What is Brood X and How Will It Affect New Jersey?

Cicada, perched on a stem.

What is Brood X? 

For the last 17 years, trillions of cicadas have been biding their time beneath the soil. In mid-May of 2021, these cicadas will emerge en masse from the soil to mate, lay eggs, and crawl over everything in sight. If you live in parts of New Jersey or another area affected by Brood X, you may see as many as 1.5 million cicadas per acre. You’ll recognize them by their black, orange, and red exoskeletons and the loud, buzzing or clicking noise they make.  

Brood X isn’t the only type of cyclical cicada. The “X” in the name refers to the roman numeral of 10. There are 12 total cicada broods that come out once every 17 years, and 3 more that come out once every 13 years. Brood X, however, is the largest and most widespread emergence. For 4 to 6 weeks from mid-May to late June or early July of 2021, there will be trillions of cicadas spread out across 15 states. 

Though these cicadas represent a fascinating natural event, the fascination may wear off quickly for those living in the affected areas. Cicadas can be loud, annoying, and may even damage or kill young trees. If you find your property infested with Brood X cicadas, you’ll likely want to call in an exterminator to clear your property of these pests. Consider hiring Termiguard Services’ extermination experts to quickly take care of the problem.

What Areas in New Jersey Will Be Affected by Brood X?

Brood X will emerge in 15 states and districts, mainly in Eastern and Midwestern states. These states and territories are New Jersey, Maryland, Washington D.C., Delaware, New York, Virginia, West Virginia, Pennsylvania, North Carolina, Georgia, Tennessee, Kentucky, Indiana, Illinois, and Michigan. In New Jersey, the cicadas are most likely to appear in Burlington, Hunterdon, and Mercer counties.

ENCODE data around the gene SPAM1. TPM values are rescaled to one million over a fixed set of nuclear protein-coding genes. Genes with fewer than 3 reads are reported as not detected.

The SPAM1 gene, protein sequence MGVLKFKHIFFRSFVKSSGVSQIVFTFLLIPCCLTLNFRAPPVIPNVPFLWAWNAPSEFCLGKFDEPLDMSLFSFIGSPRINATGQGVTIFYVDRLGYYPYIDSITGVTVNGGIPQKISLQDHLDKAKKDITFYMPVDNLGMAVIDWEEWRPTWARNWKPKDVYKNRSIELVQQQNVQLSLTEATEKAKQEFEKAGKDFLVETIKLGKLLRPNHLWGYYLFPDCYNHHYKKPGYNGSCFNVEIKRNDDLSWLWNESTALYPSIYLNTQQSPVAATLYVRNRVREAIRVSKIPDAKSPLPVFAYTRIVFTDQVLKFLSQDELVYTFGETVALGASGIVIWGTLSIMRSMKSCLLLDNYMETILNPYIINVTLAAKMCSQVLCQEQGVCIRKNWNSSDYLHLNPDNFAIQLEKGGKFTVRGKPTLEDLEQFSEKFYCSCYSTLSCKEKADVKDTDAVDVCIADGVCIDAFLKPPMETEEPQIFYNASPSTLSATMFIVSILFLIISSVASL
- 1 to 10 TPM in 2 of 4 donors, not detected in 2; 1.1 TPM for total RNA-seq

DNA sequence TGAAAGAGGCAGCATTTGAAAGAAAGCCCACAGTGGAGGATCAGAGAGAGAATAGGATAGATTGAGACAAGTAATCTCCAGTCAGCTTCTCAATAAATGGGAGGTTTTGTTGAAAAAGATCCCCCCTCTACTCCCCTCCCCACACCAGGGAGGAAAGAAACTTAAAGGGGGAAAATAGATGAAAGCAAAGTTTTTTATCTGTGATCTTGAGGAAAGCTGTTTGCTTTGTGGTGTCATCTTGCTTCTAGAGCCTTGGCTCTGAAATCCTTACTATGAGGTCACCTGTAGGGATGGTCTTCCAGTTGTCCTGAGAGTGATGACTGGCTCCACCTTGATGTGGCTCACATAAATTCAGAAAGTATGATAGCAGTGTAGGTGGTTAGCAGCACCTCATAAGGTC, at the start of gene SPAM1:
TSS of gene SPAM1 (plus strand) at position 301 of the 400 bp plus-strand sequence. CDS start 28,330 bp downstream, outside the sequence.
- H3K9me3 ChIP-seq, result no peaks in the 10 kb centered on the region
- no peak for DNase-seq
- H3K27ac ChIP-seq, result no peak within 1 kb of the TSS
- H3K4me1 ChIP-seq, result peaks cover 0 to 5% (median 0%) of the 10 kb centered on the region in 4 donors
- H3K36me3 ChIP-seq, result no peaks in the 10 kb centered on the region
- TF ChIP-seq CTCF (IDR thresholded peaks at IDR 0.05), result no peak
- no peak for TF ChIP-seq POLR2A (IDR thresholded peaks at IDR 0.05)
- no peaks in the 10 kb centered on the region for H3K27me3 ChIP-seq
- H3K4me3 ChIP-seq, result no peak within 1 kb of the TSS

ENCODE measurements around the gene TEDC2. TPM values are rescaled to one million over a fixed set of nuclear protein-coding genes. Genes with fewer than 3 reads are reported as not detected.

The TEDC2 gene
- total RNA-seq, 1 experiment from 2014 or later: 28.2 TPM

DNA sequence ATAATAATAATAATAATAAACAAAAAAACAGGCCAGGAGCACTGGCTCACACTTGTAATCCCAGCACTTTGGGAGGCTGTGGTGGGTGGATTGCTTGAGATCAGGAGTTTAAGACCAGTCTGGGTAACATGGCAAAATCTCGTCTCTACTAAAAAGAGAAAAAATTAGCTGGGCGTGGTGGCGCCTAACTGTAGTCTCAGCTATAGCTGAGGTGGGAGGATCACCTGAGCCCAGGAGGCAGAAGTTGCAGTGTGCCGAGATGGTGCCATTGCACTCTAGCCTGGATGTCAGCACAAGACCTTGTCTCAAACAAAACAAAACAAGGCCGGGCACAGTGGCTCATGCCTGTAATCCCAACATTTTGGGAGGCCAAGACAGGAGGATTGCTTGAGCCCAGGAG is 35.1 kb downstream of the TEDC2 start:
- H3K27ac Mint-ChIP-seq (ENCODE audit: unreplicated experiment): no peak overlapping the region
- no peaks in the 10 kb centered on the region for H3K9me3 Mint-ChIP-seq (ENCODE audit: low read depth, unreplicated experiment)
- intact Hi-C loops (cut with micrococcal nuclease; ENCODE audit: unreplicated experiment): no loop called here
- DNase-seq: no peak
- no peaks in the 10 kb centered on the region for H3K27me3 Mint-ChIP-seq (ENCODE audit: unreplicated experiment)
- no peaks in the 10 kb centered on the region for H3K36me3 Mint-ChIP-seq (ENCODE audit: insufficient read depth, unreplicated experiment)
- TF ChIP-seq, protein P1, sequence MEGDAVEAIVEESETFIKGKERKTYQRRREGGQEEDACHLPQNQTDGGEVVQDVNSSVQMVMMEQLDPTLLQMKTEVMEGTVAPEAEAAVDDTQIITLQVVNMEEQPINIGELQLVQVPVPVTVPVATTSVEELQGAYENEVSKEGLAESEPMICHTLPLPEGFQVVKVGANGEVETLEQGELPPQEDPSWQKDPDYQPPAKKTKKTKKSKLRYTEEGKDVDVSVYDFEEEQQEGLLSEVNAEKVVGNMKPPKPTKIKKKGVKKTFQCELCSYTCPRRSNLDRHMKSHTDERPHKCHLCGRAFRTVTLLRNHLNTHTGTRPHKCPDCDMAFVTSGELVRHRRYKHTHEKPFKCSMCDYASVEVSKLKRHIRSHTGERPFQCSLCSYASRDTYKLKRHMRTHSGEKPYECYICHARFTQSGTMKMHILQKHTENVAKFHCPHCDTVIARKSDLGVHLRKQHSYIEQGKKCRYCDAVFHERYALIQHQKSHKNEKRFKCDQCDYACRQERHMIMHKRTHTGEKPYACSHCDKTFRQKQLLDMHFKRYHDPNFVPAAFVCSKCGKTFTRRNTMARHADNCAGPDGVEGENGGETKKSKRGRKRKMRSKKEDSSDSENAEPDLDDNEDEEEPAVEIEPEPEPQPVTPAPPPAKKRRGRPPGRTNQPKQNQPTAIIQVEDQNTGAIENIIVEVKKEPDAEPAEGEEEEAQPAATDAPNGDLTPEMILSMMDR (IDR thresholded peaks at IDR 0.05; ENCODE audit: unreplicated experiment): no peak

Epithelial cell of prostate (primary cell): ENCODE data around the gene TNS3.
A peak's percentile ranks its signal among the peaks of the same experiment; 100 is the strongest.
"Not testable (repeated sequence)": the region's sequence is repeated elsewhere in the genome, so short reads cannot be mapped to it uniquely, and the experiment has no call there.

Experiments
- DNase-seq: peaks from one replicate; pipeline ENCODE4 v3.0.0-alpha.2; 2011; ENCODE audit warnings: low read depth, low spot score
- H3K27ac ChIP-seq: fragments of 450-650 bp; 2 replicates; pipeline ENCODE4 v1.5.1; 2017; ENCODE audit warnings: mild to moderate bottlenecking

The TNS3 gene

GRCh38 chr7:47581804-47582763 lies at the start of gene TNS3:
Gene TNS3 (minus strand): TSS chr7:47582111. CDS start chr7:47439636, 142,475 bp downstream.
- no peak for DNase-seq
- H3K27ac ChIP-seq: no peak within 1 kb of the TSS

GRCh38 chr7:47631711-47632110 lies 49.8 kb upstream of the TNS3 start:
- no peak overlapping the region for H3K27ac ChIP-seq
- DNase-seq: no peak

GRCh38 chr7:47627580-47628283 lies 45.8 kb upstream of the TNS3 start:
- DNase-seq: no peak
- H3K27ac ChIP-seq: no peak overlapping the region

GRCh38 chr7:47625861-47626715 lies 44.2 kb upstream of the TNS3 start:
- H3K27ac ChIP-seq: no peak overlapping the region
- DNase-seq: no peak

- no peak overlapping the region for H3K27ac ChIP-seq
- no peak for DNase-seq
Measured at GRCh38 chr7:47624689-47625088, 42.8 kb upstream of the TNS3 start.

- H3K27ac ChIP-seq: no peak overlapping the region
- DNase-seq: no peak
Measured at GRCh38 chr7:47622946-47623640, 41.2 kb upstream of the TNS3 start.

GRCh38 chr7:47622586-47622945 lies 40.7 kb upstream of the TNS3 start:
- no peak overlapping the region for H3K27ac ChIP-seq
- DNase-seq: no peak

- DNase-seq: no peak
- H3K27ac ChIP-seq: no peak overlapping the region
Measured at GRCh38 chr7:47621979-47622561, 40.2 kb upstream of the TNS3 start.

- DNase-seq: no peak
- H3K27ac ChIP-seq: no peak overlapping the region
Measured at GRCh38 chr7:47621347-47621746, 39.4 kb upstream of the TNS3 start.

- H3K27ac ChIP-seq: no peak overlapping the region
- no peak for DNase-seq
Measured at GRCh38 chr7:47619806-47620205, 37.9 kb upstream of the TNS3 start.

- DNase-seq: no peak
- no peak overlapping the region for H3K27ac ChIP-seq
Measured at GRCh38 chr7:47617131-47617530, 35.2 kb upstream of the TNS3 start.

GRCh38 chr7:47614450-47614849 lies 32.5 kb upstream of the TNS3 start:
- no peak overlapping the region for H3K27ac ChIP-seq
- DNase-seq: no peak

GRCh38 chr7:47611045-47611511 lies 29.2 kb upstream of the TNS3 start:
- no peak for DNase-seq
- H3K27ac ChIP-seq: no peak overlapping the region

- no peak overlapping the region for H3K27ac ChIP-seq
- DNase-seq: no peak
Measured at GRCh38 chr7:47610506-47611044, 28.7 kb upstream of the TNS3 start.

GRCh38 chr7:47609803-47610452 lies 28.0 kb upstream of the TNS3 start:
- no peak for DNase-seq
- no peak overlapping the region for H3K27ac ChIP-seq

In Mercer, cicadas from Brood X are likely to appear in large numbers in Princeton, Lawrence, Mt. Rose, Pennington, and West Windsor. If you live in Hunterdon County, watch out for cicadas in Holland, Kingwood, and Milford townships. In Burlington County, look for cicadas in Mt. Laurel, Marlton, and Moorestown, though much of the rest of the county may also be affected. 

Outside of these 3 counties, you may also find cicadas in Monmouth Junction, Morristown, Browns Mills, Harmony, Hillsborough, as well as in the Merrill Creek Reservoir. However, cicadas may appear in other parts of New Jersey as well. If you want to be sure, ask someone in your New Jersey community who has lived in your area for at least 17 years. That person may remember whether a lot of cicadas appeared there the last time Brood X came to the surface in 2004. 

Brood X’s 17-year Life Cycle

You may be wondering why Brood X has waited underground since 2004. Experts believe the answer lies in the way the species has evolved to resist its predators. Cicadas make easy prey for many predators, including wasps, rats, fish, reptiles, other insects, and even your dog. To ensure the species’ survival, cyclical cicadas learned to stay underground most of the time. When they do emerge, they emerge in huge numbers, ensuring that predators could not possibly eat all the cicadas.